A roundup of the most talked about political and global stories in the Jewish world this week:
Israeli defense minister Ehud Barak said in an interview last week that the Pentagon "had prepared sophisticated blueprints for a surgical operation to set back Iran’s nuclear program should the United States decide to attack — a statement that was a possible indication that Israel might have shelved any plans for a unilateral strike, at least for now," reported The New York Times. In addition, he said that the killins in Syria should be a warning to everyone else that you can't turn to any of your neighbors or friends for support and a country must care about its own future first. “We of course prefer that some morning we wake up and see that the Arab Spring was translated into Farsi and jumped over the Gulf to the streets of Tehran,” he said. “But you cannot build a plan on it.”
Crying about Argentina
Israel is objecting to a joint investigation between Iran and Argentina over the 1994 bombing of a Jewish center that killed 85 people in Buenos Aires. Deputy Foreign Minister Danny Ayalon compared it to “inviting a murderer to investigate the killings he committed.” Argentine President Cristina Fernandez de Kirchner, on the other hand, called the agreement "historic", saying it guaranteed "the right to due process of law, a fundamental principle of international criminal law."
Israel admitted this week that it has secretly been giving Ethiopian Jewish immigrants birth-control injections, according to reports. It cxame after an investigation revealed more than 30 women from Ethiopia who came forward. The drug in question is thought to be Depo-Provera. "One imagines that if it were well-heeled immigrants from America as opposed to poor Africans from Ethiopia at the center of the scandal then getting to the bottom of it would be something of a state priority," said Nathan Jeffay at The Jewish Daily Forward. "This case should be sparking concerns about other areas in policy and society where racism is allowed to pass unchecked," said S.E. Smith at Care2.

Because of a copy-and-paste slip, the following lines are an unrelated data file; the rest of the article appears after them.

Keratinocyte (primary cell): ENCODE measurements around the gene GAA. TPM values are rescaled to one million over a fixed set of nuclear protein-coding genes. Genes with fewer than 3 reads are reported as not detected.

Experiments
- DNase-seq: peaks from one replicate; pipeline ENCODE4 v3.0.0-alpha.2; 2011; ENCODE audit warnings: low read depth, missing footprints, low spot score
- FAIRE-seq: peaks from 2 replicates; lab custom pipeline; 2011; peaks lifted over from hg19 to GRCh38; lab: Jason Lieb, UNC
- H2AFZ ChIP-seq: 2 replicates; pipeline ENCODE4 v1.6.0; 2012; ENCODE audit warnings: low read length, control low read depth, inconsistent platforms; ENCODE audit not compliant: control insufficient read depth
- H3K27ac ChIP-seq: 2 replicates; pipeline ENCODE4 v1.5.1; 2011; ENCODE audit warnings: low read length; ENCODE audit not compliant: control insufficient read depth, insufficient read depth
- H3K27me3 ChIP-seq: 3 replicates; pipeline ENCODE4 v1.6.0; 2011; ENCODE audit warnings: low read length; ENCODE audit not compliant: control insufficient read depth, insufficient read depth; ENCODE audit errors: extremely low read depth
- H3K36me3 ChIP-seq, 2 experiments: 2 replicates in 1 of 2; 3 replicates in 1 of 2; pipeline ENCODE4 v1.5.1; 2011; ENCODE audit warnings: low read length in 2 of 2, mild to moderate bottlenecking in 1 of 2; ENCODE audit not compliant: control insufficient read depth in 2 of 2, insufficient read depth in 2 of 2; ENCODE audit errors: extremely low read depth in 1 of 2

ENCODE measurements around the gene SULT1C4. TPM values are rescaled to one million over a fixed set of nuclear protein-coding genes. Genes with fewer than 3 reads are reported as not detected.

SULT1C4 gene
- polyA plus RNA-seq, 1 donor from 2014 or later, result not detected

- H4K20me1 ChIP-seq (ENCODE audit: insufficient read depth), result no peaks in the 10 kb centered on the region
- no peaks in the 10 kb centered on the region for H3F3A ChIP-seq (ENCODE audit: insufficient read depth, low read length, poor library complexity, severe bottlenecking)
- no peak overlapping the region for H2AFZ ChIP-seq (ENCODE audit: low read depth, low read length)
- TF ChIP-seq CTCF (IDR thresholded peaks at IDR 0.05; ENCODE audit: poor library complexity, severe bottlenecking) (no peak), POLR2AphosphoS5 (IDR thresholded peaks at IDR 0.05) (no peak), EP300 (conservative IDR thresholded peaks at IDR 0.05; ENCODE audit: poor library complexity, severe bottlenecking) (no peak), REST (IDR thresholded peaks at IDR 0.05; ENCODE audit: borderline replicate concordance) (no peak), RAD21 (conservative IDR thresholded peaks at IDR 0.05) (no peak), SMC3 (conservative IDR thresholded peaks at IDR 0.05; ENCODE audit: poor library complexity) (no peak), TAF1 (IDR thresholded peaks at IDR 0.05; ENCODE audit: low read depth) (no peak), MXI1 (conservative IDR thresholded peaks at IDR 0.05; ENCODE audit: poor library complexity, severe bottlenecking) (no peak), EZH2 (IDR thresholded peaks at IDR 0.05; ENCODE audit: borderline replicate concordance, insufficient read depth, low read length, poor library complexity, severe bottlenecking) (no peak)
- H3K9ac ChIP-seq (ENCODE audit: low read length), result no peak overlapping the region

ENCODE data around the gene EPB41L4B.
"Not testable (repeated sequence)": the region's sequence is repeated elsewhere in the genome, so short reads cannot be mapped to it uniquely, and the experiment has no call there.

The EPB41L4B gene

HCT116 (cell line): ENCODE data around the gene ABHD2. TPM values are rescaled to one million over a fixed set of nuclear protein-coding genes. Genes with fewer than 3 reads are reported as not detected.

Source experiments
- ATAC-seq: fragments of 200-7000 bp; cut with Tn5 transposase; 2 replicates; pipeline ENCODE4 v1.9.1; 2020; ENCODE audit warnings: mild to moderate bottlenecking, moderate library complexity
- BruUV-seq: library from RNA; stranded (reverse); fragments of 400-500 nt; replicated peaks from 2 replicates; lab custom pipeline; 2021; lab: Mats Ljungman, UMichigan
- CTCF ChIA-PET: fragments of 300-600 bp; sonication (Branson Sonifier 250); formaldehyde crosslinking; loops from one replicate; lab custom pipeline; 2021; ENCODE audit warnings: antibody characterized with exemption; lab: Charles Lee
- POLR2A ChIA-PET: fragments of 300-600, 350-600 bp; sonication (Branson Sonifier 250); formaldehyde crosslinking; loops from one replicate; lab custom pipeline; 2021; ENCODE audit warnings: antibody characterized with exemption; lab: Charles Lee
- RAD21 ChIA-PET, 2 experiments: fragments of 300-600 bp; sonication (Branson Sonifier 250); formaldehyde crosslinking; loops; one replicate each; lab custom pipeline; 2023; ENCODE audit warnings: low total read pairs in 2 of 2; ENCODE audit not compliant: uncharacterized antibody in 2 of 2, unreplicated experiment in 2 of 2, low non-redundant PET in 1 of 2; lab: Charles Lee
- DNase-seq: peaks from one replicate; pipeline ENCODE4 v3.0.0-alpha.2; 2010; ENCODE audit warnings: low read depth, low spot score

On Holocaust Memorial Day last week, the Sunday Times ran a cartoon that upset many people for "not simply treading the fine line between criticism and blood libel, but indeed spitting all over it, leaving it for dust, and careering head first into anti-Semitismsville," according to Raheem Kassam at The Commentator. After the controversy arose, Rupert Murdoch, whose News Corp. owns the publication, apologized for what he called a "grotesque" cartoon of Israeli Prime Minister Benjamin Netanyahu. The Sunday Times said it was "a criticism of Netanyahu, and not of the Jewish people: there was no slight whatsoever intended against them."
Off 'The Voice'
"We like to encourage young people to develop their natural talents and follow their dreams," said Renee Ghert-Zand at The Jewish Daily Forward. "But that’s not necessarily how things work in some sectors of Israeli society." This week, Israeli "The Voice" contestant Ophir Ben-Shetreet, 17, has been punished for or showing off her voice on the international singing competition. Her community and school argue that Ophir shouldn't be singing in public at all and that it's immodest and in violation of Jewish law. "I wish her success, not because I think she is doing the right thing or that she hasnt compromised on something a religious girl should not compromise on, but because we are given free will and free choice," said one blogger. "I always wish everyone well when they choose to do something knowing the consequences, even if from a religious perspective it looks to me like they are making the wrong choice."